The Project Censored Newsletter – September 2021

by Project Censored
Published: Updated:

Banned Books Week, September 26 – October 2

Join Project Censored and the Banned Books Week Coalition in celebrating the right to read.

This year’s theme is “Books Unite Us, Censorship Divides Us.” Know censors, no censorship! Check out Banned Books Week for a full lineup of events.

Project Censored Co-Sponsors 2nd Annual Critical Media Literacy Conference of the Americas, October 15-17

CMLCAThe second annual Critical Media Literacy Conference of the Americans will take place October 15-17 online via Zoom. This year’s conference honors the legacy of  Paulo Freire, father of critical pedagogy, on the centennial of his birth. Registration is free online. The event is co-sponsored by California State University, East Bay; the Critical Media Project at USC, the Union for Democratic Communications, Action Coalition for Media Education (ACME), and Project Censored (along with several others). We look forward to seeing you at CMLCA next month!

September Has Been a Busy Month For Project Censored. Here Are Some Highlights of Our Recent Happenings


Constitution Day Events

Project Censored’s associate director Andy Lee Roth participated in a panel discussion on “The First Amendment and the Press,” held September 20th at Salisbury University in Maryland. Sponsored by the university’s Institute for Public Affairs and Civic Engagement, the panel included Ashley Bosché, a partner and First Amendment specialist at Cockey, Brennan & Maloney; Jennifer Cox, associate professor of communication at Salisbury and author of Feature Writing and Reporting: Journalism in the Digital Age; Project Censored’s Andy Lee Roth; and Mike Walter, an Emmy-award winning journalist and anchor of CGTN America’s News Hour.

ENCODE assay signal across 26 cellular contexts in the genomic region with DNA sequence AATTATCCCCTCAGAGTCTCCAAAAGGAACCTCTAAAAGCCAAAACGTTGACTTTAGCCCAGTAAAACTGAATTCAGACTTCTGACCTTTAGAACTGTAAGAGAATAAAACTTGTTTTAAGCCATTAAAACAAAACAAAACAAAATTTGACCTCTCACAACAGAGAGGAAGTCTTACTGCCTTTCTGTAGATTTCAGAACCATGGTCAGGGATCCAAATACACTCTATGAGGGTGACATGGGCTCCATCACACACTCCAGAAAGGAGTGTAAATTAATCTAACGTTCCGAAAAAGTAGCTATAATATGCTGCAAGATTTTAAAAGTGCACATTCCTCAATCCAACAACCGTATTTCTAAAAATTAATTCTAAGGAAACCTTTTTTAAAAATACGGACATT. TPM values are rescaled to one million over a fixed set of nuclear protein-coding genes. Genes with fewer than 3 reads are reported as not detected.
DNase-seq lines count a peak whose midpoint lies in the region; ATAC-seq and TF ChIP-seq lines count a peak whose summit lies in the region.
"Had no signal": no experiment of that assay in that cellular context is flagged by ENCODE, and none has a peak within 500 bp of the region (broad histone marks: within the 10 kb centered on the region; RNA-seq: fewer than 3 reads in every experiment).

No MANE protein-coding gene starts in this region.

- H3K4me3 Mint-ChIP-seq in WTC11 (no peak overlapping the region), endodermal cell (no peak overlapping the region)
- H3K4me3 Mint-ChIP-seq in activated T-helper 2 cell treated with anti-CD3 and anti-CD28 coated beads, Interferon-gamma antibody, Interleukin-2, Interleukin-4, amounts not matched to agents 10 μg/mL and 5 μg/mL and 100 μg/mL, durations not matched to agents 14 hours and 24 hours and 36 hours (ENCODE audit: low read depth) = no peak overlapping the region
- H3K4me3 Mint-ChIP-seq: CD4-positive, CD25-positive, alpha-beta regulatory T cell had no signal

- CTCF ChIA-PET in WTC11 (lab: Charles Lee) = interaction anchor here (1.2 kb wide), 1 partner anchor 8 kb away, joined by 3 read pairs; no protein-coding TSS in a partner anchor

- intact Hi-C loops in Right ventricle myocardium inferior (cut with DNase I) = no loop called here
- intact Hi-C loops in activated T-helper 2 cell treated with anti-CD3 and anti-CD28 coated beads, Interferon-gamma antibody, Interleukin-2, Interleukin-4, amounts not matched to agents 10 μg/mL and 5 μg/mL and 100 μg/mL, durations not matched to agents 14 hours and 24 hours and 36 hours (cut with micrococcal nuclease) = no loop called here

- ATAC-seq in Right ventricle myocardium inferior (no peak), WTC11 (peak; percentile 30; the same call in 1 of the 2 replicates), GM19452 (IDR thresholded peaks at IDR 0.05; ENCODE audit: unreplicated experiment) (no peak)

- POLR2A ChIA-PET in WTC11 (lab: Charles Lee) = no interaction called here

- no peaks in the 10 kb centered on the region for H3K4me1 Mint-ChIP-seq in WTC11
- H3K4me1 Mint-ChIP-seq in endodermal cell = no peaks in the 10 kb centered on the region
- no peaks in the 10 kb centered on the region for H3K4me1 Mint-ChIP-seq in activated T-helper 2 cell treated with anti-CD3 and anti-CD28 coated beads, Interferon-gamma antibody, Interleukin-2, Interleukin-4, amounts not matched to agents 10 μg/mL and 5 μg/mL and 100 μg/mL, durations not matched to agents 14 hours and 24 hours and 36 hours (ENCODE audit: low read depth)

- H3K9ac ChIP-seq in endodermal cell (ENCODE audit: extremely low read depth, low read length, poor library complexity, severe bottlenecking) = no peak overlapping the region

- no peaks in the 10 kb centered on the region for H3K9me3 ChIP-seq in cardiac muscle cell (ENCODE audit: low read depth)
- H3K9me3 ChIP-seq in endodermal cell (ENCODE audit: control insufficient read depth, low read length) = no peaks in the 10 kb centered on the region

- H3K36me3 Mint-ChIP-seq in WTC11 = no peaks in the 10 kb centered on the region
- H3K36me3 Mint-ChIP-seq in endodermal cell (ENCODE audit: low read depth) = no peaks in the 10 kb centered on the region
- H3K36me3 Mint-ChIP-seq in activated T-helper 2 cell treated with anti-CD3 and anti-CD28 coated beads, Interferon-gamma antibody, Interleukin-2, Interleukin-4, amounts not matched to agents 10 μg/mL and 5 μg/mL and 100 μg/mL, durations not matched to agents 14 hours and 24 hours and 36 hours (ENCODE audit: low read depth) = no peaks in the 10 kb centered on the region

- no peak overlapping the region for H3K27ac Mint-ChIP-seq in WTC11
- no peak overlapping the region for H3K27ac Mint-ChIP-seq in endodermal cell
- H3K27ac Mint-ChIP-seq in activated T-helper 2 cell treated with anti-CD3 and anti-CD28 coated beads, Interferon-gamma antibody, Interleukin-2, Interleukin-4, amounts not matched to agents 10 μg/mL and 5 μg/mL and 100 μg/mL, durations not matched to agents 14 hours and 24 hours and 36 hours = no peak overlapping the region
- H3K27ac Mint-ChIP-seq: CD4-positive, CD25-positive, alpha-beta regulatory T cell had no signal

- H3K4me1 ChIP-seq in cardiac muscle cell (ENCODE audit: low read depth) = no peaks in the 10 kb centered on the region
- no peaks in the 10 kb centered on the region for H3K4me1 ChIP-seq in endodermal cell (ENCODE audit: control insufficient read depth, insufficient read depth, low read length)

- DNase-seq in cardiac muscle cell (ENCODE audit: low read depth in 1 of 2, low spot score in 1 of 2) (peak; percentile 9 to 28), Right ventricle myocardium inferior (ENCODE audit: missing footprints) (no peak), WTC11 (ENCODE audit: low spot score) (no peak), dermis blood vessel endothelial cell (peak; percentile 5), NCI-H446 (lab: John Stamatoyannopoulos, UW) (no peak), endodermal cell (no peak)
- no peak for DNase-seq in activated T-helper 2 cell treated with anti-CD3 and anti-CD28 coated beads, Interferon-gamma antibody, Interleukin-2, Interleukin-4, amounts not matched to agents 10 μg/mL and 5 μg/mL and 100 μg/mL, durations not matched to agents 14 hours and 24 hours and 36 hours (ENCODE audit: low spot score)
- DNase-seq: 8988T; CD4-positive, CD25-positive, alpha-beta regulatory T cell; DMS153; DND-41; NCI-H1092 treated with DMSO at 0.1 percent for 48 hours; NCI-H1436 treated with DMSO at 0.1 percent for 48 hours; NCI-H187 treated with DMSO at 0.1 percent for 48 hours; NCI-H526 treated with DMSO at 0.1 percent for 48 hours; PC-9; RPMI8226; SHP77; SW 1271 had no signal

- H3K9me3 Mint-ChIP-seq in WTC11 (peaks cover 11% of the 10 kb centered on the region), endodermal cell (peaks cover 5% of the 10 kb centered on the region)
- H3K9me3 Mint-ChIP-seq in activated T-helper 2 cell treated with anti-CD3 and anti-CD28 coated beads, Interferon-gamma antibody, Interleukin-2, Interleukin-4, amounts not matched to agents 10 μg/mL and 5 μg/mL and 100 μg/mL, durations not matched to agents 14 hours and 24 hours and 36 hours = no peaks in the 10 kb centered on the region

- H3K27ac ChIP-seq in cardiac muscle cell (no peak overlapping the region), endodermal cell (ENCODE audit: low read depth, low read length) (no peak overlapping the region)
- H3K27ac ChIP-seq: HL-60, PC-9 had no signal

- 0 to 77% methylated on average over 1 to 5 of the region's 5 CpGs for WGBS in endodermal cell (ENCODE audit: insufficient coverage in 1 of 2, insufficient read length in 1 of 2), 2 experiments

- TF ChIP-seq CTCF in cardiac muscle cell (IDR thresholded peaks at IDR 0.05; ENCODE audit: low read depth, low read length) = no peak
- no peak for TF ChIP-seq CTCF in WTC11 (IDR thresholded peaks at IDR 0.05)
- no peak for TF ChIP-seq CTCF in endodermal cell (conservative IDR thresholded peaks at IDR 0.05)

On September 16th, Project director Mickey Huff led an expert panel at Diablo Valley College for Constitution Day titled, “Cancel This Talk: Academic Freedom, Cancel Culture, and the First Amendment.” Panelists included human rights lawyer Dan Kovalik (author of Cancel This Book), journalist Mnar Adley of MintPress News, Nolan Higdon (author of The Anatomy of Fake News), and sociologist Sangha Niyogi, co-director of DVC’s Social Justice Program. They discussed the First Amendment, the relationship between power and free speech in a democratic culture, and the recent rise of so-called “cancel culture.”

September 11th Twenty Year Commemoration

Project director Mickey Huff recently spoke on the 20th anniversary of the 9/11 attacks at “Never Forget: 9/11 and the 20 Year War on Terror,” an online event co-sponsored by Code Pink, Peace Action Massachusetts, and ten other organizations. He delivered remarks on how the “never forget” mantra around that tragic day should include the many underreported historical elements from ignored forewarnings and the Bush administration’s stalling of the investigation to mass crack downs on civil liberties and two-decades long war on terror that has killed and displaced millions around the world. Excerpts of the event were featured recently on the Project Censored Show.

Project Censored Radio